My mom’s parents live in Colorado Springs, up in the mountains. They see lots of wildlife, deer and bears and such, but the most feared is the mountain lion. On Saturday, Nana called with an exciting story to tell us. It went like this:
Nana was standing in her kitchen, talking to my grandpa, who had the day off. Then her dog, a tiny, frail, elderly Chihuahua, Annabelle, needed to be let out. Nana opened the door and let her out, watched her walk off the deck, and turned back to her conversation as Annabelle did her business.
When Nana turned back, Annabelle was gone. Nana walked off the deck and saw Annabelle, trembling, and, not ten feet in front of the little Chihuahua, there stood a huge mountain lion, glaring at the dog, preparing for his pounce.
Nana, terrified for her dog, whispered, “Annabelle, Annabelle, go!” Annabelle skittered under the deck, and the mountain lion turned his gaze to my grandma.
They faced off, Nana pulling herself up to her full height of 5’4 as she stared the mountain lion in the eye. He stared right back. (No, I’m not exaggerating. She really did look him straight in the eye. I have one brave Nana…)
Nana describes herself feeling so, so scared. She couldn’t yell for my grandpa… first, because she was too scared, and second, because who knew what the mountain lion would do if she made a sudden loud noise?
Nana just kept staring that mountain lion down—and he kept staring right back. Finally, in a calm, stern voice, she said, “Go. Go. Get out of here.”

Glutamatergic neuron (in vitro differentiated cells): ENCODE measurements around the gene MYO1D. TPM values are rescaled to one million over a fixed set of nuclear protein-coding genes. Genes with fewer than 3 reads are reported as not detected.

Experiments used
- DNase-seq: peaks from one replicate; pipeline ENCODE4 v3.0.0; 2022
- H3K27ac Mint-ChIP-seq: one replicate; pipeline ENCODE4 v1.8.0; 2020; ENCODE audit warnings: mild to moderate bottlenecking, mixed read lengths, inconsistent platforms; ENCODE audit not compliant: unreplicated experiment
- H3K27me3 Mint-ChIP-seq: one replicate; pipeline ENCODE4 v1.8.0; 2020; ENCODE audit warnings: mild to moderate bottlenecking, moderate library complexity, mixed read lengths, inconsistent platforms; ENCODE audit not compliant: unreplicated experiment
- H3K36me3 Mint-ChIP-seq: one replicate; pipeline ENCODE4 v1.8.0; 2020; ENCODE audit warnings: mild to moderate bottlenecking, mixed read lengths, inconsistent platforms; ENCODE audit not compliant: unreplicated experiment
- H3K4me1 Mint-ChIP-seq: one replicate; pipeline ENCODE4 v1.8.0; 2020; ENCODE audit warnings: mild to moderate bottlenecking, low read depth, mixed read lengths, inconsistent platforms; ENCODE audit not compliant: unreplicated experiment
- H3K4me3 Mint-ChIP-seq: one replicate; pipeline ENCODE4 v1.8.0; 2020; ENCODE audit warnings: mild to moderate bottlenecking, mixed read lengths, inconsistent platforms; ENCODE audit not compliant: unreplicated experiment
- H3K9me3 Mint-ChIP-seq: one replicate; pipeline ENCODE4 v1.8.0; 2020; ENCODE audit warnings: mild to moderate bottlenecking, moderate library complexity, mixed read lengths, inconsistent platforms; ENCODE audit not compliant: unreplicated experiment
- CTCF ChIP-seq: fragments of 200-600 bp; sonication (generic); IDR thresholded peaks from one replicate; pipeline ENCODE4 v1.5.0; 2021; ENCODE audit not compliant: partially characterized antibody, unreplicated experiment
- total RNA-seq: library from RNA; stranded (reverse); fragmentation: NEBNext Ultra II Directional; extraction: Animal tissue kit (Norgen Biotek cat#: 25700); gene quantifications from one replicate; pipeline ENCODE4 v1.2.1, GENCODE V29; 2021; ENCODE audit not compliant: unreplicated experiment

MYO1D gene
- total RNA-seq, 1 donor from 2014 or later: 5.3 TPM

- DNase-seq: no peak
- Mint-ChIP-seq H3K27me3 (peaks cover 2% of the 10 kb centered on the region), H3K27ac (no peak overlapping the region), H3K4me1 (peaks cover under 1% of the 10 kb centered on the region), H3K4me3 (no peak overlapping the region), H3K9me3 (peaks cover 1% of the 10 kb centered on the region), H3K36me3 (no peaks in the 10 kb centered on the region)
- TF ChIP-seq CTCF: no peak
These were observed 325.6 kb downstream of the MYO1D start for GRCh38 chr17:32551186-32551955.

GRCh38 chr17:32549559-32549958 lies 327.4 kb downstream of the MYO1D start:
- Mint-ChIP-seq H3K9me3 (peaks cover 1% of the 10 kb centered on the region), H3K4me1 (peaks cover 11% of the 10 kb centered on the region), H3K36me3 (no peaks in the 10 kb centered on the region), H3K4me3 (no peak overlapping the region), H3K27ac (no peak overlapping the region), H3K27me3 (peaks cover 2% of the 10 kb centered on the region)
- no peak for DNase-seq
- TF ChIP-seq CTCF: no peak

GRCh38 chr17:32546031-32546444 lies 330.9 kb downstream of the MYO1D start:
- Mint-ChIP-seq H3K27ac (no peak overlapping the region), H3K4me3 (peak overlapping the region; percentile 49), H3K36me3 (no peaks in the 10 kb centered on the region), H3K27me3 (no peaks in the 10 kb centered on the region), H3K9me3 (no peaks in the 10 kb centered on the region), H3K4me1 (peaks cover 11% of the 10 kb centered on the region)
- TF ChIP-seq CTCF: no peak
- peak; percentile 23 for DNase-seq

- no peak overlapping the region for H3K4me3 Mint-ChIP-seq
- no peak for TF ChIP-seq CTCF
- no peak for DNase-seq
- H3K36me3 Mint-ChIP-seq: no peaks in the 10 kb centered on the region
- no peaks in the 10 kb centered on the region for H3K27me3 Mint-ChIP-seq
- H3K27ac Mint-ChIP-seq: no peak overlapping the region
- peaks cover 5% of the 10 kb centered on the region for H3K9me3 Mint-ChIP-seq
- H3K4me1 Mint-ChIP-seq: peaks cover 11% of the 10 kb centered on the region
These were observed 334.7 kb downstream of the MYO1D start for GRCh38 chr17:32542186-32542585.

The mountain lion stared at her one moment longer, before turning around and jumping out of the backyard, taking the fence with him. Nana scooped up Annabelle and ran inside. They were both unharmed (though I can’t say the same for the fence… which is in pretty bad shape), but more than a little shaken up.
I wanted to boast on my courageous Nana. In case you’re not familiar with how totally scary mountain lions are (especially when they’re standing less than ten feet from you with no glass in between and he’s staring you in the eye), I’ll show you a few pictures.
Need I go on? I don’t think so.
I don’t think its necessary to remind anyone that a mountain lion can leap as high as fifteen feet and as far as forty feet. (My grandma was standing less than ten feet from the mountain lion.) I don’t need to tell you guys that mountain lions are 6-7 feet long and have some of the strongest claws in the animal world. No, I think you’re all sufficiently impressed without all that fascinating trivia.
Well, that’s a little snippet of my year this far. I hope you enjoyed it!
One more thing before I sign off. How do you like my new look? I’ve changed up the blog a bit recently, trying to give it a new feel. Please tell me what you think! I’d love the feedback!
God bless you in 2017!
How has your year gone this far? Tell me about it in the comments below! And be sure to let me know how you like my blog’s new look. It would make my day. 🙂